May 2011 Entries

Ten minutes ago I created a scratch db instance with a name I mistyped. Not good!   Fortunately, I have admin privileges so I can change it in my lab environment.  If you're an admin AND no other users are accessing the DB instance, here's what you can do:

USE master
go
EXEC sp_renamedb 'MetroWrongName', 'MetroRightName'
GO

If someone is using the instance, there is a workaround. Do this:

 

USE master
go

-- flag the instance for single user only

EXEC sp_dboption 'MetroWrongName','Single User', True
GO

-- make the name change with the rename sproc
EXEC sp_renamedb 'MetroWrongName', 'MetroRightName'
GO

-- flag the newly named instance back to mulitusers

EXEC sp_dboption 'MetroRightName','Single User', False
GO

The worst part about web application development is the phase in the unit testing where we developers swear we've fixed something,  but still when we test the change, the fix isn't there. After awhile, we remember to clear the browser cache and we discover the fix worked!  In some cases, we really haven't fixed what we thought we fixed--and in other cases, we haven't really cleared the cache. 

I was working in FireFox recently and realized I hadn't really cleared the cache when I added a new button on a form that didn't show. I decided at that point, that I must not have truly cleared out the cache. To confirm my theory, I downloaded Google Chrome and ran the web app again. There was my new button! This sent me on a quest to clear the cache in in FireFox.

After some fiddling with FireFox, here are the steps I used to clear the cache:

   1. Opened up the FireFox browser
   2. Typed about:config in the address bar
   3. Typed ‘cache’ in the search bar, and looked for: network.http.use-cache.
   4. Double clicked  network.http.use-cache in order to set it to false. (BTW, Double clicking it again will set it to true and re-enable the cache)


This should finally eliminate old files while your testing.


Tip: If you don't want to turn of the cache in FF to forcibly reload a page and all its dependencies, direct from source, ignoring local and proxy caches-- hold the shift key and hit reload.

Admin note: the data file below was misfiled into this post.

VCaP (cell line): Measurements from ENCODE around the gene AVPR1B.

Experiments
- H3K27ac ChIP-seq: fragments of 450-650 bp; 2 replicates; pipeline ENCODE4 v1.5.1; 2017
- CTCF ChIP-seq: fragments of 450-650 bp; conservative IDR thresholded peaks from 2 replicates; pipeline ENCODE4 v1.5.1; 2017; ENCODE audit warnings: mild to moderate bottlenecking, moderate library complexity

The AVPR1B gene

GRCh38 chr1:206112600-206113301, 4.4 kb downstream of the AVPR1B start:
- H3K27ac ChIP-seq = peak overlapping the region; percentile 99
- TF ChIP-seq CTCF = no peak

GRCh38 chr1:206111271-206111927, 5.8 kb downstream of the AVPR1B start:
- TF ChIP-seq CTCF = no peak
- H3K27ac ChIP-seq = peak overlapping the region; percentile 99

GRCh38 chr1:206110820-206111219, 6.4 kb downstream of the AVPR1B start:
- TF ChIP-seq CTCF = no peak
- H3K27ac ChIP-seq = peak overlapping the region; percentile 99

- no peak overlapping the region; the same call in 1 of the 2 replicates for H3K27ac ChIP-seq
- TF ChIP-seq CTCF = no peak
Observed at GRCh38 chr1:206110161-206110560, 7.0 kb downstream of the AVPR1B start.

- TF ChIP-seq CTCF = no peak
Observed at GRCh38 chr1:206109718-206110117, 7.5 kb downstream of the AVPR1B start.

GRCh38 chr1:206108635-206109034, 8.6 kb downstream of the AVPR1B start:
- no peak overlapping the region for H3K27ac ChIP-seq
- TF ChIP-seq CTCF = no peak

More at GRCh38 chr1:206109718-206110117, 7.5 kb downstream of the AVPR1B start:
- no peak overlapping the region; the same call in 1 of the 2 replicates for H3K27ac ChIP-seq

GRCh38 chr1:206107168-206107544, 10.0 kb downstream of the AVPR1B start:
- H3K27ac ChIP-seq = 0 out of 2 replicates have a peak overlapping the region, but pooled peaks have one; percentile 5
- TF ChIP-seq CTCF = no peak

The easiest way in MS SQL 2005 and up is to use the SQL Management Studio,  go to Views, highlight the name of the view you are interested in, right click, select Script View  as/Create to/Clipboard.

 

open up notepad or your prefered editor and paste the contents of your clipboard. The SQL used to create the view should show up in your editor.

If this doesn't work, or if you are working with older  versions of SQL Server, look at the system objects as follows:

use [YouDatabseInstanceName]
go

select * from sys.objects
where type = 'V'
and name = 'YourViewName'

-- capture the object id and schema_id to examine later
-- object_id = 436921992
-- schema_id = 1

-- this should show you whether or not there is anything set in the definition coloumn

select * from sys.sql_modules
where object_id = 436921992


-- use to examine which schema name the view is in


select * from sys.schemas
where schema_id = 1

 

-- Use this to capture all the views by the schema name


select o.name
      ,o.object_id
  into #views
  from sys.objects o
  join sys.schemas s
    on s.schema_id = o.schema_id
 where o.type in  ('V')
   and s.name = 'dbo'

select * from #views

-- use this to examine the definition of all views

select definition + char(10) + 'go' + char(10)
  from sys.sql_modules c
  join sys.objects o
    on c.object_id = o.object_id
  join #views o2
    on o.object_id = o2.object_id